The Printing Press and the Information Revolution

The advent of the printing press in the 15th century sparked an “information revolution” by vastly increasing the availability of text-based material and unlocking a trove of information that had previously been limited to the elite. Prior to the creation of the printing press, books and other documents were written entirely by hand, which made producing multiple copies of an item laborious, relatively inaccurate, and extremely expensive. Books were exclusive to the wealthy, literate population, while most of Europe was illiterate due to the rarity of text-based works.

Johannes Gutenberg’s printing press allowed printers to create many copies of books at a revolutionary rate, which decreased the cost of printed material and made books affordable to a much greater portion of the population. Along with faster printing speeds, the press printed with much greater accuracy due to the elimination of human variation that commonly occurred when different scribes handwrote the same books. Literacy rates increased as the presses spread throughout European cities and books became cheaper. People were exposed to a whole new world of educational, religious, and entertaining information and books were written on many new topics. Therefore, the press played a vital role in the academic explosion of the Renaissance because academic material was made available to a greater amount of people and innovations spread faster. Gutenberg’s invention of the printing press also permanently altered the religious environment of the period. Many religious texts were distributed and with more literate people, the longstanding interpretations held by the church were finally challenged.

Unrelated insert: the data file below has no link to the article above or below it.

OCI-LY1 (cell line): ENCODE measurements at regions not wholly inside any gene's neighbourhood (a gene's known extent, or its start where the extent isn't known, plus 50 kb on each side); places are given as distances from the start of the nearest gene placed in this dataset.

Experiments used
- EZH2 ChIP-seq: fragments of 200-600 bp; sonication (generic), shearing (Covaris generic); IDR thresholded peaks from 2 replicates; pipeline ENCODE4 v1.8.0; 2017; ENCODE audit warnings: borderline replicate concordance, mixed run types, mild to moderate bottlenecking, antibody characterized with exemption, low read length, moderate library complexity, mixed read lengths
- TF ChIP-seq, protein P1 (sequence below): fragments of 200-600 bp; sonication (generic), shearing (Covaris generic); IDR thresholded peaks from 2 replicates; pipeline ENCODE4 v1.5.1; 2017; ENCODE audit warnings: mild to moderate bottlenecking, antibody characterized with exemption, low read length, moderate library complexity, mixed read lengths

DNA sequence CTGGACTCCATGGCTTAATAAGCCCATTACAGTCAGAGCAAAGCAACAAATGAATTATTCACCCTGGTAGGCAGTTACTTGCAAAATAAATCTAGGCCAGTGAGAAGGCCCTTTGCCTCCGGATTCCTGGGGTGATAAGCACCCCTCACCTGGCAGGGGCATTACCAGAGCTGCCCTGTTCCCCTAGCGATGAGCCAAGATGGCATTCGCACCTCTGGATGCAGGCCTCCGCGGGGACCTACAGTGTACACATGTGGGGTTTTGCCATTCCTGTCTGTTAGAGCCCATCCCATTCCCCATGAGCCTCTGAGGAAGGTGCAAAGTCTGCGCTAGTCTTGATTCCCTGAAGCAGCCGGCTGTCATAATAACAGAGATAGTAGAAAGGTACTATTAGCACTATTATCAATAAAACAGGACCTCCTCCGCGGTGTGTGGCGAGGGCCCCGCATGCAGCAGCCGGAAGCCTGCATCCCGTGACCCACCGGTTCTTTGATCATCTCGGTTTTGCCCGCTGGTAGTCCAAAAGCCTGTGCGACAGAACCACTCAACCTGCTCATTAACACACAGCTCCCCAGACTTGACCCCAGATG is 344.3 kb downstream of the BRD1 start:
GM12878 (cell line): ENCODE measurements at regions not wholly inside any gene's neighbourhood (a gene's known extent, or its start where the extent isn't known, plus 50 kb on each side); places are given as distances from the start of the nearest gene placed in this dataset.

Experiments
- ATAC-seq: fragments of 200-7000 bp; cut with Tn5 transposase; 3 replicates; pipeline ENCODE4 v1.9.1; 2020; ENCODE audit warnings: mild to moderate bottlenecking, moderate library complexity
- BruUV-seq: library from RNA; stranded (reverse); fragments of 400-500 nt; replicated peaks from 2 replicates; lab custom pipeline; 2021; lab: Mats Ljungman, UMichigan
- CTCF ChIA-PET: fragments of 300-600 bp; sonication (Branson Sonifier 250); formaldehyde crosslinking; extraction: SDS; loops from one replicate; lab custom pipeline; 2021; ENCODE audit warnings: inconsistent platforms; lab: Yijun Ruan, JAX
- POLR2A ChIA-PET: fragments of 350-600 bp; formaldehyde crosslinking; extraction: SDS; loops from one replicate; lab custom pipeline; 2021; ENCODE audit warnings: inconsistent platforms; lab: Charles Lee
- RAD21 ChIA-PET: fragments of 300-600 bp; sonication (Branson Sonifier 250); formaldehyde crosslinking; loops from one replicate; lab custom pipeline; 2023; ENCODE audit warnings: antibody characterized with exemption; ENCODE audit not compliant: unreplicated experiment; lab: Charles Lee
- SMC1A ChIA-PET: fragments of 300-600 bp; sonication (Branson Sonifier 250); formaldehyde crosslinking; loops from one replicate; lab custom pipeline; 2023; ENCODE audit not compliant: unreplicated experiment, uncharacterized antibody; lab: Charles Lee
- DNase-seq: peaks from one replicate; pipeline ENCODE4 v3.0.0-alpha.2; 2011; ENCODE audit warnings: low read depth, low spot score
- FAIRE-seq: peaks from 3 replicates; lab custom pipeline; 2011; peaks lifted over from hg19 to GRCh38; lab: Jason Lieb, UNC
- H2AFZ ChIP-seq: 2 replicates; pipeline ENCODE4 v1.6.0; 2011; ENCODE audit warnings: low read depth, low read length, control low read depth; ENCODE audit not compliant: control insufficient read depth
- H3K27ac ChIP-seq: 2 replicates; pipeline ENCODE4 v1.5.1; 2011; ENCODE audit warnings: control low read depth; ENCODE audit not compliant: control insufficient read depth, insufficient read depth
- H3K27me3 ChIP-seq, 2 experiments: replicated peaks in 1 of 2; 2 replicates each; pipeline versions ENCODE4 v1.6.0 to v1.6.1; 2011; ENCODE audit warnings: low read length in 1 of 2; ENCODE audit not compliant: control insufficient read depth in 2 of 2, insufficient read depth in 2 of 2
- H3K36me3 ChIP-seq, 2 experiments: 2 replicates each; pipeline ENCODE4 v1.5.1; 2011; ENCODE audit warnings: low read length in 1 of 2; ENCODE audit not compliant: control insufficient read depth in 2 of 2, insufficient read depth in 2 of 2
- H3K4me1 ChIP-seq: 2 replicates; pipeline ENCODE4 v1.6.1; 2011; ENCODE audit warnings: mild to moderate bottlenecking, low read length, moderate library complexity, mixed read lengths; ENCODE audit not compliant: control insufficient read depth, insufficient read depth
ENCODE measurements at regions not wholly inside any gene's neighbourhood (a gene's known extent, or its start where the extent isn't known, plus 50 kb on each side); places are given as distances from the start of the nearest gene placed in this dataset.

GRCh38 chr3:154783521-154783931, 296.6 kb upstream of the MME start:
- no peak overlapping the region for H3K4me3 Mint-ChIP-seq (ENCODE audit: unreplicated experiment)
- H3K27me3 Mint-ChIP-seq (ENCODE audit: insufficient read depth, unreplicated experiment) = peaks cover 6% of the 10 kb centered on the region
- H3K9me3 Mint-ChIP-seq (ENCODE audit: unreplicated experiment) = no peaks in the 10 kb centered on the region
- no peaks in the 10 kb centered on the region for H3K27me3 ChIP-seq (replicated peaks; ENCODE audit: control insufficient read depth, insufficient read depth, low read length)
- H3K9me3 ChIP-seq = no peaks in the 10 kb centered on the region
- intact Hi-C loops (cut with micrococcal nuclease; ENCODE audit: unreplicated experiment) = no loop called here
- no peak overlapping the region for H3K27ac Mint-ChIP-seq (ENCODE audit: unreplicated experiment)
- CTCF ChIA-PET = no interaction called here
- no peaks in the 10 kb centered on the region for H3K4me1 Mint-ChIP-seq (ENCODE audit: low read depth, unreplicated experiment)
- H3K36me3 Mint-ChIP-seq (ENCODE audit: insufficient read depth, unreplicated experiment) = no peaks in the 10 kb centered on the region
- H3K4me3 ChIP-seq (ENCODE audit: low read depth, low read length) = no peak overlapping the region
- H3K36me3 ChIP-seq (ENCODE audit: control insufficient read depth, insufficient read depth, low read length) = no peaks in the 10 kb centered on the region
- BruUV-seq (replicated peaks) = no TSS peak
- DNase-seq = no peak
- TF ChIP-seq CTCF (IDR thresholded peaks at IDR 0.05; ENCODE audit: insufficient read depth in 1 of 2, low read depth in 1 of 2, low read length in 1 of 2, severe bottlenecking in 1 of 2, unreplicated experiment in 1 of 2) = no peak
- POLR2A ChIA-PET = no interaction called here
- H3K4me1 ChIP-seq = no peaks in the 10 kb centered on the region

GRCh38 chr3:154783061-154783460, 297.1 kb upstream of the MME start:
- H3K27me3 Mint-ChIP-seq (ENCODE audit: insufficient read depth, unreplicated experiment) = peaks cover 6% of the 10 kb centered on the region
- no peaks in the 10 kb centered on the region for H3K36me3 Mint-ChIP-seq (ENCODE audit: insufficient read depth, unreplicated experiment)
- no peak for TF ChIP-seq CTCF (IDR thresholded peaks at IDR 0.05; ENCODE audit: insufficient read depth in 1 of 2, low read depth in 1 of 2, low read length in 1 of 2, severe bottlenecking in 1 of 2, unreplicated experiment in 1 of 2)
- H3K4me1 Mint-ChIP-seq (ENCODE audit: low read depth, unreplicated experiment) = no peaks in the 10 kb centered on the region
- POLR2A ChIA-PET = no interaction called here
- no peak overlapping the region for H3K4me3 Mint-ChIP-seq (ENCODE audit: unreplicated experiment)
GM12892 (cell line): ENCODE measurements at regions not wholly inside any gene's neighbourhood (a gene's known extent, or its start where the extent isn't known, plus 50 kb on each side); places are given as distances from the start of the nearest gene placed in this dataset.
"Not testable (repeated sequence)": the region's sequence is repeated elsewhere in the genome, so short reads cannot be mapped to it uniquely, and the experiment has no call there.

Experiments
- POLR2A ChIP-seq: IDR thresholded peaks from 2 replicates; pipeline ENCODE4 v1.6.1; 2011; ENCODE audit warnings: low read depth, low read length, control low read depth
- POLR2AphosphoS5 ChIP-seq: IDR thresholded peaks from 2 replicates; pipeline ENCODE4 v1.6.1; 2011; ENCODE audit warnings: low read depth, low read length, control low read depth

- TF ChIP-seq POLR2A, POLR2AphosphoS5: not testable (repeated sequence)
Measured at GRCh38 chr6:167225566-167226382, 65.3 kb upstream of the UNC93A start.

Ultimately, Gutenberg’s seemingly innocent invention led to religious revolutions and aided in the intellectual advancement of Europe. Although more efficient printing machines have replaced the printing press, the press remains one of the most important inventions in human history.

Setting the type

Hand setting lines of type


Vandercook press


Leave a Reply

Fill in your details below or click an icon to log in: Logo

You are commenting using your account. Log Out /  Change )

Google+ photo

You are commenting using your Google+ account. Log Out /  Change )

Twitter picture

You are commenting using your Twitter account. Log Out /  Change )

Facebook photo

You are commenting using your Facebook account. Log Out /  Change )


Connecting to %s